Texas Lane Splitting Laws

There is a long history of lane splitting laws filed, and supported by bipartisan members of the state legislatures. However for legislation to be passed recognizing lane splitting, advocates will have to look ahead to the 2021 legislative session.

Previous Attempts at Lane Splitting Legislation in Texas

In 2017, a bill was filed in the Texas Senate Transportation Committee again by Kirk Watson, a Democrat from Austin. It was not voted on by the Transportation Committee. SB 288 died in the Texas Senate Transportation Committee. See the full record of the bill LegiScan.

In 2015, two separate bills were filed on both sides of the Texas legislature in 2015 (Houston Chronicle). Rep. Sergio Muñoz Jr., D-Palmview, and Texas state Senator Kirk Watson, D- Austin each filed lane-splitting bills on designated roads where traffic is moving at 20 mph or less. Neither bill made it past transportation committees as the Texas legislative session closed in 2015.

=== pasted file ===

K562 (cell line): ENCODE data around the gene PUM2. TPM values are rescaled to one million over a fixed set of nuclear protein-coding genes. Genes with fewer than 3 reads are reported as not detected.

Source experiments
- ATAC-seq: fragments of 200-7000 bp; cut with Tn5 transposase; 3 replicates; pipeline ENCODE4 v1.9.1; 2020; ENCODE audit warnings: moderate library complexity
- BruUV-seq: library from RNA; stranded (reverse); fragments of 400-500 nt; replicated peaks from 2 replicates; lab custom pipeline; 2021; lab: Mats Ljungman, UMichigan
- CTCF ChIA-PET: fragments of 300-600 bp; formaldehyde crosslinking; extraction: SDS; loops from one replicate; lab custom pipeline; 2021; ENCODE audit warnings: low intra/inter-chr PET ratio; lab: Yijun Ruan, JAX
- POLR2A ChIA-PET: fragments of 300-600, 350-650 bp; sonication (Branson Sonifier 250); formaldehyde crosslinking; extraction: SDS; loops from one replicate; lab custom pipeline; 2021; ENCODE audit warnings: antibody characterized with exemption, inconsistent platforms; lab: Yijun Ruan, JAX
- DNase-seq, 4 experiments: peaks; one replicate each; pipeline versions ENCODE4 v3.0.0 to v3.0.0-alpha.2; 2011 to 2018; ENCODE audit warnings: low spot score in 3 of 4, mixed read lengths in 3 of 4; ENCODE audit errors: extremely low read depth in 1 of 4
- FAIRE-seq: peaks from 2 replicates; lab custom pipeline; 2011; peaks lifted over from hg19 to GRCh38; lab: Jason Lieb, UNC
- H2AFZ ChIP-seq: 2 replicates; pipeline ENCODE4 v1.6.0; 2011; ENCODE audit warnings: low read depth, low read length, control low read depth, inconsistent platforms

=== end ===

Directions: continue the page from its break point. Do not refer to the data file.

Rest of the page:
Texas is among six states to consider formally recognizing lane splitting. Other states include Utah, Nevada, California, Georgia, Washington, and Oregon.

In February the Utah House legislature passed through a piece of legislation that endorsed the practice of “lane filtering.” The legislation would allow motorcyclists to proceed to the front of traffic while waiting at an intersection. After being signed by the governor, it went into effect on May 14, 2019.

    • Under the legislation, motorcyclists would be able to use lane-splitting on roads with speed limits of less than 45 mph. It isn’t allowed on freeways.
    • The road must have two or more adjacent lanes of traffic that travel in the same direction.